When I read the article written by Zhao, N. and McDougall, D (2008), I felt like Chinese students’ perceptions toward online courses in the study were very much similar to mine when I took online courses at IU.
I have taken three online courses at IU until now. When I first attended an online course I thought it was very strange type of class. I was not familiar with asynchronous online discussions or interaction with peer in the online environment. However, as time went by, I felt online courses were very beneficial for me. First, I liked online courses because I felt less language barrier than face-to-face classes. I could have more time to think, reflect, and read others’ postings before I post my threads. However, sometimes it was difficult to understand the meaning of others’ postings when they talked about the details of North American culture and use colloquial language. Second, I liked that I could have more chance to talk in online environments while I barely talked in traditional face-to-face classes. Third, I enjoyed online discussion because I could hear others’ ideas. I could have ‘real’ interaction with other students by giving and receiving each other’s feedback every week. And, I felt that students in online classes showed more thoughtful and reflective ideas than who were in face-to-face classes. Finally, online learning was very attractive to me because it was very convenient and flexible. I could attend classes whenever and wherever I want to, if I am with my laptop. Also, I could manage my study schedule by studying at my own pace.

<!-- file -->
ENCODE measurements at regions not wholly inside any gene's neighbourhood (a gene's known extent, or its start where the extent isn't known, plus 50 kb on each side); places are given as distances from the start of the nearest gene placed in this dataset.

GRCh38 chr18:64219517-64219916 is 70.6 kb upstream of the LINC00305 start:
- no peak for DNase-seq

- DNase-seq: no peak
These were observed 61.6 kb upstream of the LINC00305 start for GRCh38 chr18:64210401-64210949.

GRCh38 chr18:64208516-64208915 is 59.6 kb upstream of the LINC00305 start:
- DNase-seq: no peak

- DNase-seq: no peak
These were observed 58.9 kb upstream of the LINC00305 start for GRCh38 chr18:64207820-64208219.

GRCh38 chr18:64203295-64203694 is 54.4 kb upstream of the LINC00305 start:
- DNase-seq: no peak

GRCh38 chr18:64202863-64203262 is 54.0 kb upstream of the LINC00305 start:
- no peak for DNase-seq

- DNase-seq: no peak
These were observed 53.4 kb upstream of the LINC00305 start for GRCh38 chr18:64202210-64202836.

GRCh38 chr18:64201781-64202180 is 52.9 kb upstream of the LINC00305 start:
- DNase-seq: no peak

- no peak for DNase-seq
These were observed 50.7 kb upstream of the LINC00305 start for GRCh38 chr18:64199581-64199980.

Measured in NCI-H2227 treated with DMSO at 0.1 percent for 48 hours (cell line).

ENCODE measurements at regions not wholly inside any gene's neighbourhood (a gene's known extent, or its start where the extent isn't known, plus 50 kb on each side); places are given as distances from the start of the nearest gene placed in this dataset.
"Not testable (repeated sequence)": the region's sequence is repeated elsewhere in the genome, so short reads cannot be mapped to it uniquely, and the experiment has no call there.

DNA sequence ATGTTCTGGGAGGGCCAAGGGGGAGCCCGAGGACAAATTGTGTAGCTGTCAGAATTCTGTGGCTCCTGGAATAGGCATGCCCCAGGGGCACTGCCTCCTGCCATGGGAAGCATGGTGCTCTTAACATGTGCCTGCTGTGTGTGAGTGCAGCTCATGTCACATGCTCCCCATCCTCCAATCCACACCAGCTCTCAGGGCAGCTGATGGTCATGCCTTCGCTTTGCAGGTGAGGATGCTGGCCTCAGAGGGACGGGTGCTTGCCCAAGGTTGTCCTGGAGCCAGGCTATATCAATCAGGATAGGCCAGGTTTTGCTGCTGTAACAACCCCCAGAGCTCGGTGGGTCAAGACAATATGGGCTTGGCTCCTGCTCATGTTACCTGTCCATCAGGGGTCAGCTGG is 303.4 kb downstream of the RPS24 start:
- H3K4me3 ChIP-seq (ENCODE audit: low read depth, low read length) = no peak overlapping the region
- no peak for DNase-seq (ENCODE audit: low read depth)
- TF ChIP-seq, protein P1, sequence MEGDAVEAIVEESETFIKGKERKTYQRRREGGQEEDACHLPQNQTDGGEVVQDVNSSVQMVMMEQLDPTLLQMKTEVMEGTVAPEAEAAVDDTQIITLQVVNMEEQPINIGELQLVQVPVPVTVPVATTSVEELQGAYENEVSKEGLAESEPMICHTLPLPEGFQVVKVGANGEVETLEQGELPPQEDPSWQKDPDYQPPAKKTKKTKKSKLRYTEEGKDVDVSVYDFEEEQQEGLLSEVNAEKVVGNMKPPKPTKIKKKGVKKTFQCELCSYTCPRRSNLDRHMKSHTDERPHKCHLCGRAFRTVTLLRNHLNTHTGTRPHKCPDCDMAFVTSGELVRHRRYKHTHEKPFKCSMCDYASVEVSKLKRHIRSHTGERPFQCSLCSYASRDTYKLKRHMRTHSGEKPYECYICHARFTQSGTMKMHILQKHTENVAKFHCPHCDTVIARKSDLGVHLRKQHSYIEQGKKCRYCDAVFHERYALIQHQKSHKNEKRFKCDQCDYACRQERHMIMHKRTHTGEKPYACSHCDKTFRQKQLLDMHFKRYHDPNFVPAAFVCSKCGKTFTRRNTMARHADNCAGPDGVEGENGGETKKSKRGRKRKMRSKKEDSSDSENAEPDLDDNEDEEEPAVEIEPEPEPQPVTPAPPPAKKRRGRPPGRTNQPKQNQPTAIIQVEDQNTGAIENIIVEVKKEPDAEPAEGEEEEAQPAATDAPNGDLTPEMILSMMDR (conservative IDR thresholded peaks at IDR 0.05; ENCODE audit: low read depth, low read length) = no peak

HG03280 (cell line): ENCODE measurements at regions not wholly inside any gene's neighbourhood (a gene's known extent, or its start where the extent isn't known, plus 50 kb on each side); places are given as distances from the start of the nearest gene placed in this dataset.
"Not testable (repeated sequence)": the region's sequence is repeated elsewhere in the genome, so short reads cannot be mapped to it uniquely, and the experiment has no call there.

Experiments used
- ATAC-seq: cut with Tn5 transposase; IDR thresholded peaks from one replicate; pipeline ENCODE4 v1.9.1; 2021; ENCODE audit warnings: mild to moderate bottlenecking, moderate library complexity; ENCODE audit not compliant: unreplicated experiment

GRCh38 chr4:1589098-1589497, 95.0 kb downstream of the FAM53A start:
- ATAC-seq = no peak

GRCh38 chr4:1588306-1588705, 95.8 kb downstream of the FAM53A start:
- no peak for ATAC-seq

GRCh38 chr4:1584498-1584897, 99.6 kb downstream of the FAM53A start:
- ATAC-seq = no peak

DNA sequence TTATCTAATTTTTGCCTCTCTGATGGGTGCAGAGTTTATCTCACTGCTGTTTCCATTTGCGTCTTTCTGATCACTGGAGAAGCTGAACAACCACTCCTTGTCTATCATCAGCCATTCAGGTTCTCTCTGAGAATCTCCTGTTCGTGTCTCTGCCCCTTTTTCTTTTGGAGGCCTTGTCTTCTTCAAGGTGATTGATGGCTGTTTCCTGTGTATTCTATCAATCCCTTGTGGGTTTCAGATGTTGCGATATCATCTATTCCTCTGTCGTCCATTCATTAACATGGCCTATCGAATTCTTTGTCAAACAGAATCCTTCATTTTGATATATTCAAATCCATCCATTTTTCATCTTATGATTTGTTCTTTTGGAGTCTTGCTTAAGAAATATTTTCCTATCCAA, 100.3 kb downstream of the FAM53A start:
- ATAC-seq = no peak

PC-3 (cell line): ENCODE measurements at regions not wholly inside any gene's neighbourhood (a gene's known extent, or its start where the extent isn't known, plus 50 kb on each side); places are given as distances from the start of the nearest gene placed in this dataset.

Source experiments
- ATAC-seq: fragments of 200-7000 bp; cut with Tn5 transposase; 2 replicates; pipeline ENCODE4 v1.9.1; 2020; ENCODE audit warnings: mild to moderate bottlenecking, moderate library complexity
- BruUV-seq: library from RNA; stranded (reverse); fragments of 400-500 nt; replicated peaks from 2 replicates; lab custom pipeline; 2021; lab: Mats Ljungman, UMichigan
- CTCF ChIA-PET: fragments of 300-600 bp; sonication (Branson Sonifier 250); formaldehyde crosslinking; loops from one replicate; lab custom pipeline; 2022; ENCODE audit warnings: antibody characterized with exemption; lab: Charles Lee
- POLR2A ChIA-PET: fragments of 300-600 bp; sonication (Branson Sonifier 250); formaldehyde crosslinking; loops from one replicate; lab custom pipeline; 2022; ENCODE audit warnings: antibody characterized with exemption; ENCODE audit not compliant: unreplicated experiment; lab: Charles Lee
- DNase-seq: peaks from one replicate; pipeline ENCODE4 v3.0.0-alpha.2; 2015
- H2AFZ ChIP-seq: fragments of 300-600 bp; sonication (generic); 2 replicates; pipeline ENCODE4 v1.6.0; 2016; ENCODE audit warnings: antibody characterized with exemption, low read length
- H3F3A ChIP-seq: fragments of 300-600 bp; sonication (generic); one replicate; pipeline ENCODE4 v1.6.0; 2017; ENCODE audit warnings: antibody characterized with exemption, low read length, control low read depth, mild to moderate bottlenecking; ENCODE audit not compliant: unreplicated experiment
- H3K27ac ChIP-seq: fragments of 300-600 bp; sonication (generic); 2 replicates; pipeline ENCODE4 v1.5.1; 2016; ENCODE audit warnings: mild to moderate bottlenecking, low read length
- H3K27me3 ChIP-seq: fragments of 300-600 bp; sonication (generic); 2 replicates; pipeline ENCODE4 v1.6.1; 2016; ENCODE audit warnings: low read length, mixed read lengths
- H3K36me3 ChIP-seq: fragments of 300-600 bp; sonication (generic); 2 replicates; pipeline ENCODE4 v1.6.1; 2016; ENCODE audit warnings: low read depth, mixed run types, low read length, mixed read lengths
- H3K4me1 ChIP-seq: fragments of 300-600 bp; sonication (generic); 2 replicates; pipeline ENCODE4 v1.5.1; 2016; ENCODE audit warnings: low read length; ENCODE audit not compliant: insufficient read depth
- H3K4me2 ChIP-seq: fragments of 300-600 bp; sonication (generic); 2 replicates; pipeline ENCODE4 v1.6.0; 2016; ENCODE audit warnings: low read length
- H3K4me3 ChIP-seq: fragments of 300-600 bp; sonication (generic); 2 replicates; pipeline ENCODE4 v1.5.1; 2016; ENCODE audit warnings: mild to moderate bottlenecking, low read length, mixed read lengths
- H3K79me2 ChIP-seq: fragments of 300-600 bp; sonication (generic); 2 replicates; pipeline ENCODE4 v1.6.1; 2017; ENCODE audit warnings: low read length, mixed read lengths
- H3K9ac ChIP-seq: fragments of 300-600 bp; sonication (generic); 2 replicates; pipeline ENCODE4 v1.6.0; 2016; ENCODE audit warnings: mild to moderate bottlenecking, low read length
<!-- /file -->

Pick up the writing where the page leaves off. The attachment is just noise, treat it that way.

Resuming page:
Naxin Zhao & Douglas McDougall (2008). Cultural influences on Chinese students’ asynchronous online learning in a Canadian university. Journal of Distance Learning, 22(2). 59-80.
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